Last Update 15:45
Saturday, 18 November 2017

Protesters in Egypt recount their experiences of military detainment, army denies torture

In a press conference held yesterday, protesters who had been detained by the army describe the brutal and humiliating practices they endured, giving a voice for those still unaccounted for

Menna Taher, Thursday 17 Mar 2011
Share/Bookmark
Views: 3975
Share/Bookmark
Views: 3975

On 9 March, the sit-in in Tahrir Square was ended with force as the army and civilians attacked protesters, chasing many away and rounding up the rest. Since then, it has been reported by lawyers that around 170 protesters detained by the army are awaiting trial in military courts on charges of being thugs.

In the days since this violent crackdown, as protesters have been tried and released in dribbles, testimonies of the abuses and conditions endured while in captivity have begun to emerge.

The media and interested parties were given the opportunity to hear first hand such testimonies by protesters at a press conference held yesterday at the Press Syndicate in Cairo. The relatives of those still imprisoned also spoke of their torment.

Rasha Azab, a journalist, and actor Aly Sobhy recounted their experiences of beatings and torture in detail.

According to eyewitnesses, thousands are still being held in the military camps with detainees packed inside the Egyptian Museum, which has been turned into a torture chamber by the army.

“They made us say ‘irfaa rasak fo’ inta masry’ (put your head up high you’re Egyptian) – one of the main chants by Egyptians throughout the revolution – and then beat us,” Sobhy said. “I don’t know what they were thinking. It was a way of bringing us down.”

Along with the beatings, detainees were electrocuted, handcuffed for hours and insulted. Women were pressed to take off all their clothes for check-ups, with the doors open.

"They conducted a virginity check on the unmarried girls," revealed one speaker. "And threatened that they will charge us with prostitution if we were not [virgins]."

The young woman shook all over as she returned to her seat after recounting her experience. Others broke down in tears.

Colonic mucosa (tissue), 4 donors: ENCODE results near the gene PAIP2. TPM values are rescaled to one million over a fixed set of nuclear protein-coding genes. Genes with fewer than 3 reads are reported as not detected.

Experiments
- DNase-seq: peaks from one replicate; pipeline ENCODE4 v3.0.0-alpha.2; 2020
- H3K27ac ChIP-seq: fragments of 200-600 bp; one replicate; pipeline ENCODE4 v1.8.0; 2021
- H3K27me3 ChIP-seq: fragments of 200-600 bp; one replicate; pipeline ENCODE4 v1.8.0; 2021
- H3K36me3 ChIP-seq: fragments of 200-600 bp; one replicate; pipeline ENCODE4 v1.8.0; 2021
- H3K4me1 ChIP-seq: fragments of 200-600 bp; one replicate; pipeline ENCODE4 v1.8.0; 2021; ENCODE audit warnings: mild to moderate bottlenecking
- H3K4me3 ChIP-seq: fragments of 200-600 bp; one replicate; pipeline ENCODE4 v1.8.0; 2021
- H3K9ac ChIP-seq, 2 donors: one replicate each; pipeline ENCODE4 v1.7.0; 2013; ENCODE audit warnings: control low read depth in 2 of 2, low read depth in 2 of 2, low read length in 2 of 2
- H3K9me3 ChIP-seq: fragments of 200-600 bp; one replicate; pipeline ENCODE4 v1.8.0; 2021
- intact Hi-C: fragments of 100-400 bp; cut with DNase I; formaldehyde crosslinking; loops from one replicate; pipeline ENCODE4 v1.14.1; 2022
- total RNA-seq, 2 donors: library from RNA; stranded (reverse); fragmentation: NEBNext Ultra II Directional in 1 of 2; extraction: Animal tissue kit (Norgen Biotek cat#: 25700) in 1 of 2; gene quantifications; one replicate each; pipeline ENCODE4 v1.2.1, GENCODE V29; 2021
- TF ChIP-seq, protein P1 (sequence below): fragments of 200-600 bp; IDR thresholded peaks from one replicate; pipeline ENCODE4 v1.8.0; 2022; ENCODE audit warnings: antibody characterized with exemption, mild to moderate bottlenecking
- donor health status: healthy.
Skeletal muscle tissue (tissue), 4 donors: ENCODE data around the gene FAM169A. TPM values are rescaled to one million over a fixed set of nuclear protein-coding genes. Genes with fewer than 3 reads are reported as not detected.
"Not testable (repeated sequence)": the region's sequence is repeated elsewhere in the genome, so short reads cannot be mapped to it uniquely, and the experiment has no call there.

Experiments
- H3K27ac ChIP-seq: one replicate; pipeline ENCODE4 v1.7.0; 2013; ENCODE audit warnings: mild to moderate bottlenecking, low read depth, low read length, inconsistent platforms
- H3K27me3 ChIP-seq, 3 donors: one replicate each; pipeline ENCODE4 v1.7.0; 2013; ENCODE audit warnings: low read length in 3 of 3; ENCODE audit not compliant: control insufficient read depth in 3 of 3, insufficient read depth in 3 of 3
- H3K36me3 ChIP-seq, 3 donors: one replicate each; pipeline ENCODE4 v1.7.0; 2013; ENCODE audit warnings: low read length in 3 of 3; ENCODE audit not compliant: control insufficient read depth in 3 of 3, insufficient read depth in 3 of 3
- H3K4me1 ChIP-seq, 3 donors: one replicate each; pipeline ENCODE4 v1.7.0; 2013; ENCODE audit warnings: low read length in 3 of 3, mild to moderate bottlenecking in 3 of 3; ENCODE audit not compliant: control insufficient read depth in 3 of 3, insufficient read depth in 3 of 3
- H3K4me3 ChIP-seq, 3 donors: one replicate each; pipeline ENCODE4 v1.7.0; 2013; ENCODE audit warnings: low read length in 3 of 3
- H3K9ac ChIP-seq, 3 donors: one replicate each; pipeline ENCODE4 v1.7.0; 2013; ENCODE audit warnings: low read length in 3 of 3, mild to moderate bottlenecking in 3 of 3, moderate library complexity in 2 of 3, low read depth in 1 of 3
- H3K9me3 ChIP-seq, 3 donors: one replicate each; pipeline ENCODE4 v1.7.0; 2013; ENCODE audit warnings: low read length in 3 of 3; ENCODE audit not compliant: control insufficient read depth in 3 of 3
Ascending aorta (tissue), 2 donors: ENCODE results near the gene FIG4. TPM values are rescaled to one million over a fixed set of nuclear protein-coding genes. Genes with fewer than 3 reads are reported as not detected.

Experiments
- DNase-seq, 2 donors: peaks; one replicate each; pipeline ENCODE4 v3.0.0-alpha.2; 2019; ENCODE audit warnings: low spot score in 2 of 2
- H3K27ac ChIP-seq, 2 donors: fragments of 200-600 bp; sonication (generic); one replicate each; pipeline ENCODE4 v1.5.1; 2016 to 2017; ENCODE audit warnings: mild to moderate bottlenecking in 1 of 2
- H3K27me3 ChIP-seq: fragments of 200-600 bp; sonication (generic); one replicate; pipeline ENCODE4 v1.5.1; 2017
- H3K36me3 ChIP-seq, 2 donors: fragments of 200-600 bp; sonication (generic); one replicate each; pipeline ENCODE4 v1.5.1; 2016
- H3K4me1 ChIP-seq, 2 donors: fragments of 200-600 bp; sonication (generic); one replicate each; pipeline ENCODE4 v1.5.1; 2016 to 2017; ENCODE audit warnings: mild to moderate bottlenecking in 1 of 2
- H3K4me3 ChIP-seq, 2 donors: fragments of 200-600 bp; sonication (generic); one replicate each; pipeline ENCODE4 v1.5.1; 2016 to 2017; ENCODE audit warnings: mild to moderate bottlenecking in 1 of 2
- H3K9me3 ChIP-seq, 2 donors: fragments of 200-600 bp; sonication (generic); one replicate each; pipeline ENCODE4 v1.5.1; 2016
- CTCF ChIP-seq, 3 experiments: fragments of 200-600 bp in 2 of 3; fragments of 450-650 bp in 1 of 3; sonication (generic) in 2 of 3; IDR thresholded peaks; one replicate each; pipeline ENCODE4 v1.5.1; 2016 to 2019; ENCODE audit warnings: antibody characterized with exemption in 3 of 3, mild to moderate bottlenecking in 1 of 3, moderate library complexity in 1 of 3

While the Egyptian media has avoided giving any room for such accounts, it has let the military refute such allegations. In an interview with the daily newspaper Al-Shorouk, the head of the military police, General Hamdy Badeen, stated that his men have never tortured anyone.

"The military police does not torture or electrocute or any of the things alleged," he told the newspaper. "Our role is to arrest those breaking the law and hand them to the investigative authority. We didn't and won't lay our hand on or point a gun towards any Egyptian citizen."

“The media is covering up the whole issue,” said Rasha Azab. “Even the newspaper I write for has refused to publish my personal account and I had to publish it on my own through social media.”

Aly Sobhy, an actor, affirmed that all those who were taken on 9 March were protesters not thugs. “The thugs worked with the army. They would point at someone and the army takes them,” he said.

“Anyone who had injuries that gave the impression he was a thug was taken to be presented to the Egyptian media. They put Molotov cocktails and weapons in front of us so as to appear we were thugs.”

“The trial was turning absurd. If I made a film it wouldn’t be as absurd; we were tried in a kitchen,” Sobhy continued.

The mother of one of the protesters in Tahrir Square on 9 March cried as she told how she hasn’t heard of her son since.

Another mother was on her way to the syndicate to report her son Samir Hassan as missing when her other son, Ibrahim, was taken.

Amr El-Beheiry’s brother also spoke. El-Beheiry was sentenced by a military court to five years after a trial, his brother said, that lasted three minutes. “They also refused any testimonies that plead his innocence.”

The names of those detained by the army were recorded by their families for a group of lawyers to proceed with their cases.

“How can one take the legal path for an issue that doesn’t follow legislation?” said the human rights lawyer Gamal Eid at the press conference. “The military trials are not legal.”

The media’s warped representation of events was also discussed. A woman who had witnessed the protests in Maspero expressed her disgust at the newspaper Al Youm al-Saba’ for their falsely reporting that protesters carried weapons. “I contacted them several times and sent a letter but I received no reply and they still didn’t correct the information,” she said.

Short link:

 

Email
 
Name
 
Comment's
Title
 
Comment
Ahram Online welcomes readers' comments on all issues covered by the site, along with any criticisms and/or corrections. Readers are asked to limit their feedback to a maximum of 1000 characters (roughly 200 words). All comments/criticisms will, however, be subject to the following code
  • We will not publish comments which contain rude or abusive language, libelous statements, slander and personal attacks against any person/s.
  • We will not publish comments which contain racist remarks or any kind of racial or religious incitement against any group of people, in Egypt or outside it.
  • We welcome criticism of our reports and articles but we will not publish personal attacks, slander or fabrications directed against our reporters and contributing writers.
  • We reserve the right to correct, when at all possible, obvious errors in spelling and grammar. However, due to time and staffing constraints such corrections will not be made across the board or on a regular basis.
Latest

© 2010 Ahram Online.